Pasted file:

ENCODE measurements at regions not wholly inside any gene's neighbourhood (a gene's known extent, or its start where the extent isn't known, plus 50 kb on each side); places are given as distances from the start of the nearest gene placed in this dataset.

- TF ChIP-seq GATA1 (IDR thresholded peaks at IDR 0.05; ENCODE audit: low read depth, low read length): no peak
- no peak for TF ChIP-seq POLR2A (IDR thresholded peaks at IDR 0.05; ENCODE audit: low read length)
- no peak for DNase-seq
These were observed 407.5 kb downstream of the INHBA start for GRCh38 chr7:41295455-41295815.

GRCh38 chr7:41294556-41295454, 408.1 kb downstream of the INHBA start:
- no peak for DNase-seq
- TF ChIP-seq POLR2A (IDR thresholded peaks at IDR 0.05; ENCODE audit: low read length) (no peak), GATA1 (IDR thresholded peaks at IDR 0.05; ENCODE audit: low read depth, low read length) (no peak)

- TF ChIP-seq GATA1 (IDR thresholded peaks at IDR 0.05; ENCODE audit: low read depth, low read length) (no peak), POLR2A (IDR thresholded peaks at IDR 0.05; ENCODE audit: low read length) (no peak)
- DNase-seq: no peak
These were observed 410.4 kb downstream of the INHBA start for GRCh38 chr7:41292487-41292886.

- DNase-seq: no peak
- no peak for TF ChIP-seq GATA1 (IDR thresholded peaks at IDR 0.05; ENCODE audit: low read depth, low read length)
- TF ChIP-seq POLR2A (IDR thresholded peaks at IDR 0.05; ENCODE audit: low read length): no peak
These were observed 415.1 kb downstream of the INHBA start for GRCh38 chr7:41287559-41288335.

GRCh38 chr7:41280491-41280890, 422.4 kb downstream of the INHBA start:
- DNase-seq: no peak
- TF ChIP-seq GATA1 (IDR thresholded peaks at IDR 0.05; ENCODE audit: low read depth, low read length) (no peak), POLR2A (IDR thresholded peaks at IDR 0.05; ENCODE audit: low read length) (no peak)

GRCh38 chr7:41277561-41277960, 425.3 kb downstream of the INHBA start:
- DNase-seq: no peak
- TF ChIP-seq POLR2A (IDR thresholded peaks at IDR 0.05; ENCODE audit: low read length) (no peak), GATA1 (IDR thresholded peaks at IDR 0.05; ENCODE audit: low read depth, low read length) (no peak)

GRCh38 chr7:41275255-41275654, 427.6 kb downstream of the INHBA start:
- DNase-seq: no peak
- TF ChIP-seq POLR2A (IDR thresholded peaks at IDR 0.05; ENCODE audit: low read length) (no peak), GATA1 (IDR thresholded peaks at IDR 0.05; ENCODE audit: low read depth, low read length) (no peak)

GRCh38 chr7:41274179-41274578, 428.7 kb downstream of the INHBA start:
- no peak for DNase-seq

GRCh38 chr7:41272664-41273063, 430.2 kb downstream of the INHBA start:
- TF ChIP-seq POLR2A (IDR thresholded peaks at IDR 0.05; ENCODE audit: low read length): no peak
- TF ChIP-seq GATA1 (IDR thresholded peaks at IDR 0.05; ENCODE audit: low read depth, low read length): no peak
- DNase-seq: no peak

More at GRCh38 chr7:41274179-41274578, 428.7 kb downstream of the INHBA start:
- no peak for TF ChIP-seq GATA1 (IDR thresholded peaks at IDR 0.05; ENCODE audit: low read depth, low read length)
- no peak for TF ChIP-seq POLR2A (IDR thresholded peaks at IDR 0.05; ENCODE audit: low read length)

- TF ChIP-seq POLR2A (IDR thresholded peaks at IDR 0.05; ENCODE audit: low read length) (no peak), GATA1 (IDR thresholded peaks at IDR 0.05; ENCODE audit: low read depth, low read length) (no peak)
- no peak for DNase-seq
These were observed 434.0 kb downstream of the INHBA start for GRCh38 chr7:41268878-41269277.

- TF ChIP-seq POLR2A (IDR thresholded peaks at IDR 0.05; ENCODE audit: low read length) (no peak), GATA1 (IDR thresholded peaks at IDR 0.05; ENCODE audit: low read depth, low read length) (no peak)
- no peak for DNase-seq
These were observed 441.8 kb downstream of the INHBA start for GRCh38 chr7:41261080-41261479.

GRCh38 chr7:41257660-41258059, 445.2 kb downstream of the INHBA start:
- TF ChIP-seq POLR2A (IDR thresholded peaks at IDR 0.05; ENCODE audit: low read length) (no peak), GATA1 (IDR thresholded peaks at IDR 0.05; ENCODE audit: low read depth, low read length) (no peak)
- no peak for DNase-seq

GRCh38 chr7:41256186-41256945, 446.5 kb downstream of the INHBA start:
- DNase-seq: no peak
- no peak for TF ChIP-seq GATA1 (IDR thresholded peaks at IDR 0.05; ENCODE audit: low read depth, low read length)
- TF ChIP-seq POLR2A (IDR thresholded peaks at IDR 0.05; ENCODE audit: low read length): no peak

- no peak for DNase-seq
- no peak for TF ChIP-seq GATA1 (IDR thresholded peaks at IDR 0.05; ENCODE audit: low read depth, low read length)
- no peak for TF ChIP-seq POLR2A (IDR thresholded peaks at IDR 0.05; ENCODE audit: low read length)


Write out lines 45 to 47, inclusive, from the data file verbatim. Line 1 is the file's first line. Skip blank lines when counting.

- no peak for TF ChIP-seq GATA1 (IDR thresholded peaks at IDR 0.05; ENCODE audit: low read depth, low read length)
- TF ChIP-seq POLR2A (IDR thresholded peaks at IDR 0.05; ENCODE audit: low read length): no peak

- no peak for DNase-seq